Casino vice president says possible strike would ‘boggle the mind’

NITRO, W.Va. — The vice president of Mardi Gras Casino and Resort in Nitro says he’s confident an agreement can be reached with the United Steelworkers Union when it comes to health insurance for more than 300 casino workers.

Dan Adkins tells MetroNews the USW Local 14614-F8 vote last Friday to authorize a strike surprised him.

“I can’t imagine that the bulk of that bargaining unit, the union employees out there, would actually walk out to what amounts to about $300 a year. I’m pretty comfortable we are going to be okay,” Adkins said.

Mardi Gras currently pays 90 percent of the workers’ health insurance premiums. They’ve asked workers to pick up the bulk of an increase, which would result in a 75/25 split for the premium cost, Adkins said.

“Premiums are skyrocketing. What’s happening in this country with healthcare is almost disastrous,” Adkins said. “Our premium went way up and we asked our employees to pay what is close to the national average and I guess they aren’t too happy about that.”

The union rejected the proposal in a 236-1 vote and followed that with a vote to authorize a strike.

“Our members want to work, they have family, but they realize what’s at stake. They’ve gone without a raise (since 2011). Gaming has had some (problems) and we’ve tucked our shirttails in too, tightened our belts too, but we can’t take all the brunt,” Local union president Ron Brady told MetroNews Saturday.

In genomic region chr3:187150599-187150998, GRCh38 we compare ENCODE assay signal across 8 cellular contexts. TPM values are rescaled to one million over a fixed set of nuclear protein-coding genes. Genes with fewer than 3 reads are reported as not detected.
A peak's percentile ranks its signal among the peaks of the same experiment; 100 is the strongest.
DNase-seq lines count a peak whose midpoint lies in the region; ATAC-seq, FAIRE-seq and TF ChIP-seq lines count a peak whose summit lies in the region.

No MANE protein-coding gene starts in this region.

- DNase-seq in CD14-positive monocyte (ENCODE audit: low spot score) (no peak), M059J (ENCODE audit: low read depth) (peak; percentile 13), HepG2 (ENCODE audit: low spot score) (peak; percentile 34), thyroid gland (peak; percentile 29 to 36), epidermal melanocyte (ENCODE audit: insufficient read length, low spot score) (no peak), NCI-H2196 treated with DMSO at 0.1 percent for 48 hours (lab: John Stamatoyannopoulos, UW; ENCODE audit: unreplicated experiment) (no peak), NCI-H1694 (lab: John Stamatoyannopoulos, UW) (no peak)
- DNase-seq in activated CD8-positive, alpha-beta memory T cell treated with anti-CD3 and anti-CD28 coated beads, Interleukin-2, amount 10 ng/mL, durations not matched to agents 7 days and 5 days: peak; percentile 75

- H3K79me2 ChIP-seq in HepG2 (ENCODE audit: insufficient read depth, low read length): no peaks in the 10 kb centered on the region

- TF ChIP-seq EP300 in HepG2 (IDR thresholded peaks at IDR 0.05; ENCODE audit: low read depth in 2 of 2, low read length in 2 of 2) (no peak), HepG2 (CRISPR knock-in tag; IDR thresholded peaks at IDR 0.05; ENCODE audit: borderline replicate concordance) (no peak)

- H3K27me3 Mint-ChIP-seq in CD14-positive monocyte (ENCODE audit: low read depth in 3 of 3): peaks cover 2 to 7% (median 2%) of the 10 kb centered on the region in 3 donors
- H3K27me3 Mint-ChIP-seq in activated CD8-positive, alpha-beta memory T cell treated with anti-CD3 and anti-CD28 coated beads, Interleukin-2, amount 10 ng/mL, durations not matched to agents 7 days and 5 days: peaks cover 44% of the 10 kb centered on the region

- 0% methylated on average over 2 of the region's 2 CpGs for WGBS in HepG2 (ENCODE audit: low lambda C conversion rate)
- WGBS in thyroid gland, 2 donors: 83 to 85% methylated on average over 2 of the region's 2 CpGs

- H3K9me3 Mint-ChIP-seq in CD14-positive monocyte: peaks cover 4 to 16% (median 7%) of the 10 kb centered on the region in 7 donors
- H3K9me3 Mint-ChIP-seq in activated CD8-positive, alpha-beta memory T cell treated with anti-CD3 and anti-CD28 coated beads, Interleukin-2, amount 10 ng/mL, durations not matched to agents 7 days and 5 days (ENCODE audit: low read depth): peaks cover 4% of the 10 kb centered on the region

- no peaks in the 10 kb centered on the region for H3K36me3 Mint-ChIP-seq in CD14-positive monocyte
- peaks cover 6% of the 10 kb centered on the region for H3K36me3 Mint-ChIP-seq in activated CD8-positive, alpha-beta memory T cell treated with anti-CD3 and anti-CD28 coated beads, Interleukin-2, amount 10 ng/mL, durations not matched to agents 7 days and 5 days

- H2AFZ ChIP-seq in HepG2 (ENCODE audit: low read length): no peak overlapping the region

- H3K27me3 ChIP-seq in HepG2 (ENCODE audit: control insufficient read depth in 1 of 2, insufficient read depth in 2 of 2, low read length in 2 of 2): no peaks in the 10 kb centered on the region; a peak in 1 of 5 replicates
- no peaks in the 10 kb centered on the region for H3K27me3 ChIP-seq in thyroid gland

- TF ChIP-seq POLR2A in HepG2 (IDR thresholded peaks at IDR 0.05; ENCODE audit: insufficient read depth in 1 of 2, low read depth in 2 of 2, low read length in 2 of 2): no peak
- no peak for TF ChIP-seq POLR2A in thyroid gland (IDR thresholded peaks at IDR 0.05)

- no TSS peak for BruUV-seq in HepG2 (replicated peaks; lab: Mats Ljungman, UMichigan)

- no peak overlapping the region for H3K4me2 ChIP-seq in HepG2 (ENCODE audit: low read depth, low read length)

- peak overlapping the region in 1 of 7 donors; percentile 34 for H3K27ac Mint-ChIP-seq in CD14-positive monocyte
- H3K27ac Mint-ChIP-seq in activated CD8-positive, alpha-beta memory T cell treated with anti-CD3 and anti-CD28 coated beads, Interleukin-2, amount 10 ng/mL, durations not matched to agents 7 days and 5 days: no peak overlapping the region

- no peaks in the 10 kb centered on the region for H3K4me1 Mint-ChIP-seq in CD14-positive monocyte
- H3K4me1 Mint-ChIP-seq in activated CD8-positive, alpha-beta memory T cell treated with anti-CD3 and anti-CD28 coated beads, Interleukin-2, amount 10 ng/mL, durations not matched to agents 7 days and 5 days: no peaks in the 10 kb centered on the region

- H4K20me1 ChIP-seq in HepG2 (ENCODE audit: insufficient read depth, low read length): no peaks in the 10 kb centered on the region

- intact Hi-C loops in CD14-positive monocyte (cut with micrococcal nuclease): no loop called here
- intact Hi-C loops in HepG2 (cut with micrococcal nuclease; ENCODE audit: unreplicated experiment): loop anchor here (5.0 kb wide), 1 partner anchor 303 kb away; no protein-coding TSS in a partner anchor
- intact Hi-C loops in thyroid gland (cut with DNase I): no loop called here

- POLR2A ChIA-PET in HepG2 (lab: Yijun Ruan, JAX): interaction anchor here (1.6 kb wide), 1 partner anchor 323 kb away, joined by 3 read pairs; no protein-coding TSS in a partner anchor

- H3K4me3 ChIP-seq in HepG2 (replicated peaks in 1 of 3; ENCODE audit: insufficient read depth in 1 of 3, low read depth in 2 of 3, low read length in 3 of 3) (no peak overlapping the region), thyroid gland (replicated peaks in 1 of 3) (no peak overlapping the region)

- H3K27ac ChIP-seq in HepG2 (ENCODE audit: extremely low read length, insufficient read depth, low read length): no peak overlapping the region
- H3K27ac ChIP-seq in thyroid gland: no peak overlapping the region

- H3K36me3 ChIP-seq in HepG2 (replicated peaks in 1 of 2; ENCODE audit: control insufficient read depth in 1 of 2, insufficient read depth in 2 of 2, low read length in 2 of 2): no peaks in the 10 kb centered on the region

The two sides are scheduled to sit down again Tuesday. Adkins is hoping for a better outcome. He doesn’t think the company is asking for too much.

“Some of these new jobs that were created, the (table games) dealer jobs out there, some of these people are making 50, 60, 70-thousand dollars a year and that’s a pretty high wage anywhere in the country,” Adkins said. “I just can’t imagine these employees aren’t appreciative of that are going to go on strike for $300 a year. It would boggle the mind.”

The union has also expressed concern about proposed language that would eliminate the possibility of negotiating the health care issue in years to come.

“In the future all the company would be required to offer is the bare minimum under the law,” Brady said.

The casino would stay open if there were to be a strike, Adkins said.

“It’s not that critical a situation for us. I’ve just personally known some of these employees for almost 27 years and I just hate to see this happening for the first time at Mardi Gras, but I think it will be fine,” Adkins said.

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